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The Death of Andy Kaufman


In search of ... the man on the moon.

Rod Lott July 27th, 2011

Even as big a fan of Andy Kaufman as I am, one can’t help but be disappointed by “The Death of Andy Kaufman.”

thedeathofandykaufman

In his effort to prove or disprove the rumor that the outré comedian faked his own death in 1984, director Christopher Maloney’s aim is true, but hampered by budgetary restraints.

A great deal of Kaufman’s act hinged on pulling the wool over his audience’s eyes, so it’s no unreasonable for people to assume — as many did, and continue to do (ergo, this documentary) — that reports of his death by kidney failure were just another one of the comic genius’ hoaxes. Maloney wants to believe that is the case, and lays out a point-by-point theory that includes Kaufman having found a look-alike nearing the end of his life and switching identities with that person at the hospital.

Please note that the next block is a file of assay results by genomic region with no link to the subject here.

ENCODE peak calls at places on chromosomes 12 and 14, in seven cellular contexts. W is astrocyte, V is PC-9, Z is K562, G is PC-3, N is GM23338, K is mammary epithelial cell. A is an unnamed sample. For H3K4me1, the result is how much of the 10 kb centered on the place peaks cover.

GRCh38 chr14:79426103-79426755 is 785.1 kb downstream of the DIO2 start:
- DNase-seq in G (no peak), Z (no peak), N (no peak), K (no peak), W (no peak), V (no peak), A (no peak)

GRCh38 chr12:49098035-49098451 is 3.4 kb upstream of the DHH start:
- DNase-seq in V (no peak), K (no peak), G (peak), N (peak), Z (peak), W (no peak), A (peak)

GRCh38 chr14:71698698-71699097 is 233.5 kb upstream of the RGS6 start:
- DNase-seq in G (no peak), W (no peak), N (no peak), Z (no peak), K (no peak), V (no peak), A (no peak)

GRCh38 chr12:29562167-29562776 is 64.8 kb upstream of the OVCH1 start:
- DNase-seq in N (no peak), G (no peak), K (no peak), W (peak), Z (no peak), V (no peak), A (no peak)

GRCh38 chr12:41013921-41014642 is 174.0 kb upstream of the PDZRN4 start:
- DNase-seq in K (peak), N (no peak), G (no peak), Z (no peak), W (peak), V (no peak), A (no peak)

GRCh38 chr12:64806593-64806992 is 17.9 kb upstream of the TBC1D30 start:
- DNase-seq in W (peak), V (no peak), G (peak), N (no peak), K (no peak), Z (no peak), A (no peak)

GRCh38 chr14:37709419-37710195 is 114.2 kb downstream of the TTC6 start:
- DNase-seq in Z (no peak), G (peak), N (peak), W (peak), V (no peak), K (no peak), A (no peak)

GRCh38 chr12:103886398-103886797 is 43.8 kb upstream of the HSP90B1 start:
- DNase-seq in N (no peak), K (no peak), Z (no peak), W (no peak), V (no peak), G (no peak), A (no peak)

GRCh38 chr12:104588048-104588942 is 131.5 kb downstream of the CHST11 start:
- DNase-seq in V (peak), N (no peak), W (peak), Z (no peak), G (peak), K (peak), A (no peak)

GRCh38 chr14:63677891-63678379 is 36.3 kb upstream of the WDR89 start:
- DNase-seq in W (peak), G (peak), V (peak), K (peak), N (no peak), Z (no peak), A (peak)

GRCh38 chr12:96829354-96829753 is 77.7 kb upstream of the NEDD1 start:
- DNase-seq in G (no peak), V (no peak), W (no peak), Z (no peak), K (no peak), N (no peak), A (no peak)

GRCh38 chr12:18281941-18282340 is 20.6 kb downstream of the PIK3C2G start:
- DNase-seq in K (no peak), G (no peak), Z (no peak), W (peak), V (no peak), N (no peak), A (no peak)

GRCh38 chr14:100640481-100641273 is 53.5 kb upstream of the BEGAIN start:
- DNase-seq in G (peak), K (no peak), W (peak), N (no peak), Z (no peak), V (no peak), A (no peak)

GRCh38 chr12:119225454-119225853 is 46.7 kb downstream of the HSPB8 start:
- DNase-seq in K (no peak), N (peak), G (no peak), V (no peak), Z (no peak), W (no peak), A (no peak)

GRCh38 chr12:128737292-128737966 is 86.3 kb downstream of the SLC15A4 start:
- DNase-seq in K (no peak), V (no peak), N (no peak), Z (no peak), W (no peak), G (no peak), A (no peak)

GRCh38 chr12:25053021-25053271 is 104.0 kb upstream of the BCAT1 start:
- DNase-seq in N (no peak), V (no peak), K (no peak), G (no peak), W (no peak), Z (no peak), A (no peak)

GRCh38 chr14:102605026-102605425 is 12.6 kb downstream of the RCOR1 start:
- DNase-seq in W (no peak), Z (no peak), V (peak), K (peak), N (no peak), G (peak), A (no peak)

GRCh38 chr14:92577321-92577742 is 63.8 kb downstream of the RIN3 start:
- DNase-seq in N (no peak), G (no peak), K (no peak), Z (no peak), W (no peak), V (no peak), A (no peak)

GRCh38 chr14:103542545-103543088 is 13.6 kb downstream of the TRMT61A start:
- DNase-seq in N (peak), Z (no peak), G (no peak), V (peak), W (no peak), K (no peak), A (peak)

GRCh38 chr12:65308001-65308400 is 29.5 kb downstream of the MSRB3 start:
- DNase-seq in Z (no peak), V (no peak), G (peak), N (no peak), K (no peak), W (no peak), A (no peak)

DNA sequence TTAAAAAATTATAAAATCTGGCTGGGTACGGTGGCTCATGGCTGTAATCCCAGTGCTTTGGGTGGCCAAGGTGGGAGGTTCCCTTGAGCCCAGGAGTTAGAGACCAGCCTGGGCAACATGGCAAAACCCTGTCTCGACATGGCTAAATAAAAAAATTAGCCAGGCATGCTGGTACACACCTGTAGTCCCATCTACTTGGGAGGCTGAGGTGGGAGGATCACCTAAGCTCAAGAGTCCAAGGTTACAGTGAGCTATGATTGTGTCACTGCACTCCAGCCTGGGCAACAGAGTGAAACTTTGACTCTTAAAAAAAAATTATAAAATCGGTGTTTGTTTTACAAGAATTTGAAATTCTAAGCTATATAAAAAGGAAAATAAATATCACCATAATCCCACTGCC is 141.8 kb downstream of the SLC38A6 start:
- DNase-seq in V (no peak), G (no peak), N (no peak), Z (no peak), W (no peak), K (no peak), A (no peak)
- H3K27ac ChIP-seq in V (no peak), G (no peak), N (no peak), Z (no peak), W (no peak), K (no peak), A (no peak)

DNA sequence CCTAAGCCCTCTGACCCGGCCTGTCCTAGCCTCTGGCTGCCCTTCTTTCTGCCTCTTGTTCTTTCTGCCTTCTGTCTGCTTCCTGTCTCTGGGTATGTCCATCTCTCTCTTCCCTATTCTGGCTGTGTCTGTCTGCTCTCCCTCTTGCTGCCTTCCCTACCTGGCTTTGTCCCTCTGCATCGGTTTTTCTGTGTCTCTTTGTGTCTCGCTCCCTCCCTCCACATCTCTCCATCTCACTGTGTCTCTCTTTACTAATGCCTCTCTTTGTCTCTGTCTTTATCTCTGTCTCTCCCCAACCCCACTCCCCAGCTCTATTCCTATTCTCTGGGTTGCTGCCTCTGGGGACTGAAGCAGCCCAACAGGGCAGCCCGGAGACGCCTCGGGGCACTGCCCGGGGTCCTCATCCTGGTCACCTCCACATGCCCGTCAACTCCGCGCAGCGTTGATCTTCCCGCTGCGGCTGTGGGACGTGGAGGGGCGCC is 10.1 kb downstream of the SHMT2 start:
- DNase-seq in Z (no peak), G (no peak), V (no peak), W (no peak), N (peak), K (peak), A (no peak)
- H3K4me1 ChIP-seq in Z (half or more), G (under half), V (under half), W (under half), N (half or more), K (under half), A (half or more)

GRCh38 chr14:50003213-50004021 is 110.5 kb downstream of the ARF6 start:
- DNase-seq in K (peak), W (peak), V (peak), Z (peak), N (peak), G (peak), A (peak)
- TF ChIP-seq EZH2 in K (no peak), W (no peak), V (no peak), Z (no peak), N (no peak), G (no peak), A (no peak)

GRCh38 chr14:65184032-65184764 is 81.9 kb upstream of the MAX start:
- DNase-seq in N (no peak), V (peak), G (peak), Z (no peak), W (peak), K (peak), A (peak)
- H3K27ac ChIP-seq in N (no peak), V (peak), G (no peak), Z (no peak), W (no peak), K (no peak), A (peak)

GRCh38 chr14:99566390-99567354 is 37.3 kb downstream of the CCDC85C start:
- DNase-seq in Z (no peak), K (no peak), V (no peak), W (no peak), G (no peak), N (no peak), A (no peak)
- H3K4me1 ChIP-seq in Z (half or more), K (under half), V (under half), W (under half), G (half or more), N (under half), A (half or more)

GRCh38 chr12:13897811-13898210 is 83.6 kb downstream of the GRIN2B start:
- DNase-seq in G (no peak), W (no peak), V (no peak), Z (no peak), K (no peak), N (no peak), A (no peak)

If you’re an easy believer in conspiracy theories, you might buy that one, too. Much emphasis is placed on Andy having talked about wanting to fake his death as near proof of having done so. Yet Andy’s own brother tells Maloney straight out that as much as he’d like that to be true and was present where Andy died, “Nothing’s impossible ... (but) he’s gone.”

Best about this do-it-yourself doc is the glimpse you get of some of Andy’s legendary routines, like the group lip-synch to “Old MacDonald Had a Farm.” Worst about this do-it-yourself doc is how narrow that glimpse may be, because Maloney simply cannot afford to license clips from his star-making appearances on “Saturday Night Live,” his work as Latka on the long-running “Taxi,” or the infamous disruptions on ABC’s sketch series “Friday.” Seeing Kaufman do the “Mighty Mouse” theme on “SNL” is hilarious; because Maloney can’t use it, he has to describe it, which is like leaving a portrait half-painted.

Those are the limitations, which also include iMovie-esque titles and an all-too-languid narration by the filmmaker. While Kaufman’s demise remains a blow, a manic energy would be the best way to tell Kaufman’s story in his spirit. —Rod Lott

 
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